Writers, no matter what your genre, you will face obstacles to writing. Use these tips to keep falling forward.
In fact — say it out loud right now: “Writing obstacles, be gone!”
And check out one of my all-time favorite quips:
“It’s a sad day when you find out that it’s not accident or time or fortune, but just yourself that kept things from you.” ~ Lillian Hellman.
How does that make you feel — knowing that you are the only obstacle to your dreams coming true? Achieving your writing goals? Writing for 30 minutes today? Getting published?
The first step to breaking free from the ties that bind is changing how you think. If you need a shove in the right direction, read books on living your life on purpose – with purpose – such as 5: Where Will You Be Five Years from Today? by Don Zadra.
And, here are three tips for falling forward in the direction of your dreams…
Writing Obstacles, Be Gone!
“We all have goals we’d like to reach,” says Renee Fisher, co-author of Invisible No More: The Secret Lives of Women Over 50. “But often, we never reach our goals because of obstacles we believe stop us. We see these obstacles as insurmountable.”
It’s not even that our obstacles actually stop us from getting our books and articles published – or even just writing a couple hundred words a day – it’s that we believe those obstacles will stop us. And our beliefs become reality, our thoughts become things.
The simple truth is that there is no obstacle that can stop us from getting what we want out of our writing lives – our writing careers. But first, we must be willing to see ourselves and others in a completely new way.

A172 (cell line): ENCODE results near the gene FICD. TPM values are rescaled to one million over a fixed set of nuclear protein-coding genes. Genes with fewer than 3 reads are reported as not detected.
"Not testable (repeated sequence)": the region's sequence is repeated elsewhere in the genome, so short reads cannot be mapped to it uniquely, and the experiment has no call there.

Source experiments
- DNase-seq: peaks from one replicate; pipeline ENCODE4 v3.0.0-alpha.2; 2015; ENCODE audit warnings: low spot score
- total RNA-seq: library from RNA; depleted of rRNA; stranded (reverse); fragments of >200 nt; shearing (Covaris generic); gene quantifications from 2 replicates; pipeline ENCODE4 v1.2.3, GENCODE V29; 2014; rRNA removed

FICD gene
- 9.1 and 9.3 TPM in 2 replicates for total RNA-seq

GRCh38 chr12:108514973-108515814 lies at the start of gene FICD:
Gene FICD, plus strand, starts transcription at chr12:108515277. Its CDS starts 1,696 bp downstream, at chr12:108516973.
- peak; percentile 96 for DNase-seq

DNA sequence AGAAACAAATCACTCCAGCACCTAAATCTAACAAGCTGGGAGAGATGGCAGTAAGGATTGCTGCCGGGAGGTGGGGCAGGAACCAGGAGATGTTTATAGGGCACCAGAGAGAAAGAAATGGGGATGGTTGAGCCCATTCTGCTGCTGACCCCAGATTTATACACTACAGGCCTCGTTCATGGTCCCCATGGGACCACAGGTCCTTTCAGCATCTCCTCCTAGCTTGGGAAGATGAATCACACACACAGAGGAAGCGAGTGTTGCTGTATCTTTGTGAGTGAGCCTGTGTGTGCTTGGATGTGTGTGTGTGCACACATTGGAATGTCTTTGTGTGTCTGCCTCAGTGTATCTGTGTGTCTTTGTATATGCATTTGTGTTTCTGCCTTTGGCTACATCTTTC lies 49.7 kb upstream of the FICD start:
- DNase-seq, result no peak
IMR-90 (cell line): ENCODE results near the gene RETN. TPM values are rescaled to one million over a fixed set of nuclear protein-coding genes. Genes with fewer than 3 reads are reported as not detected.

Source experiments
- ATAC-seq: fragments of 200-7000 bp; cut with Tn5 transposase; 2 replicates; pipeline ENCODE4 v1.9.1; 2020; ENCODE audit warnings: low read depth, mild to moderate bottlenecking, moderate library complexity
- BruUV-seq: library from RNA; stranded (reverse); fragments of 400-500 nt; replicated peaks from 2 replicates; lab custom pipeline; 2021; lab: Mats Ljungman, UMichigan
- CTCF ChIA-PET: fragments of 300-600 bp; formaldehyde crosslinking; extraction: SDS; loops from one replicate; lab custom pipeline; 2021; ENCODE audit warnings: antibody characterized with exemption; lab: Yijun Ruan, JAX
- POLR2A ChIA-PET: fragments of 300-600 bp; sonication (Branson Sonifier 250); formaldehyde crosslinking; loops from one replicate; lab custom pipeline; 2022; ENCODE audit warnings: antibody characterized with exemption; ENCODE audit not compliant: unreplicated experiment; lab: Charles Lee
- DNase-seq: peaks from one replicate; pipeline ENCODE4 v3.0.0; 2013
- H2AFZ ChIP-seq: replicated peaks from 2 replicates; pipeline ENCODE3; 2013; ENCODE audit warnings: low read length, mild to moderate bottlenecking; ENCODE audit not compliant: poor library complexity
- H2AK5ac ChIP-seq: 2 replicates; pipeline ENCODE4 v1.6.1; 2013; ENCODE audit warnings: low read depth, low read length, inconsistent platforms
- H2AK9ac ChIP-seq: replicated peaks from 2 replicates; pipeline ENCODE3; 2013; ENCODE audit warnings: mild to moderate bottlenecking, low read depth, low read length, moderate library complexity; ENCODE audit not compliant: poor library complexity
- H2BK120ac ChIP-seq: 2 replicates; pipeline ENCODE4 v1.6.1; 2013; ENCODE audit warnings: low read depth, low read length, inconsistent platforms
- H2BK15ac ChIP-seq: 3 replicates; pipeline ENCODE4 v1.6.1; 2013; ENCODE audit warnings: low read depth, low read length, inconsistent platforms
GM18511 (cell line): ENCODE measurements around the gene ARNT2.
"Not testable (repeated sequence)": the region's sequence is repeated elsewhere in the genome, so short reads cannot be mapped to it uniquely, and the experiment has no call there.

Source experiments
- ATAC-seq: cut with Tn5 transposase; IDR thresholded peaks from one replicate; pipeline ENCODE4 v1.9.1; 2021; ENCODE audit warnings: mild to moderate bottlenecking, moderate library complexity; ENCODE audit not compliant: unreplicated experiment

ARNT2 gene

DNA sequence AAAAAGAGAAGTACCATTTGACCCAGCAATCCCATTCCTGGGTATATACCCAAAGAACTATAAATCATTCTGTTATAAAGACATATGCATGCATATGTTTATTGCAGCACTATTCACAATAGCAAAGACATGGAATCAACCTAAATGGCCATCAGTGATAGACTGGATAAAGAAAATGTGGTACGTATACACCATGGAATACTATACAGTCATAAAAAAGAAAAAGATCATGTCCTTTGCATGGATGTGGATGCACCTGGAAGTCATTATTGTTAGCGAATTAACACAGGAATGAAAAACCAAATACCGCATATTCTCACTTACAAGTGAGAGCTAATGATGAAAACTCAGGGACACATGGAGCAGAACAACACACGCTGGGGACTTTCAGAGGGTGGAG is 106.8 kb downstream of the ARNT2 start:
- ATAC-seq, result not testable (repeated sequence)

These tips are inspired by Fisher…
Stay focused on your vision, not your circumstances
What is your vision for yourself as a writer? Who do you want to be, what do you want to achieve. If you haven’t written it down yet, do it now.
Creating a vision can be difficult. But, once you know what you want for your life, you can align everything you say and do to make your vision a reality.
To overcome writing obstacles and find the courage to write, do not be distracted by your circumstances (not enough time to write, too many cool writing blogs on the internet, no ideas). Only your vision can guide you to your dream. For instance, if your goal is to get an assignment from a national magazine by the end of the summer, pepper your day with thoughts like, “In September, I’ll be interviewing sources and writing that article for New Yorker.”
Be 100% responsible for yourself
That means no excuses. Ever. At first you’ll hate this, because life is so much easier when we are the victims of our fate (“I didn’t get published because the editor is a jerk/I’d go back to school but I have no money/The only writing jobs left are those that pay $15 per article!”).
Instead of blaming magazine editors, literary agents, book publishers, and the kid next door for your writing obstacles, start looking at yourself. This can seem overwhelming, but when you accept responsibility for achieving your writing goals, you’ll experience an incredible sense of empowerment.
If you truly believe that everything in your life is your creation (the good, the bad, the ugly), then how could anything stop you from reaching your writing goals?
Hold people, including yourself, in the highest possibility
If you react to someone – an editor, fellow blogger, literary agent – as though they are incompetent or negative or unloving, they will be so. “Instead, if you see them as capable, kind, and willing to help you, they will often live into your belief of who they are,” says Fisher. “Hold them (and yourself) there and accept no less.”
To keep falling forward, make yourself the example. Ask yourself “What is my highest possibility in this situation?” and rise to the challenge.
If rejections and disappointments are dragging you down, read 75 Ways to Fire Up (or Just Fire!) the Muse.
Fellow scribes, what are your obstacles to writing? How are you “falling forward”?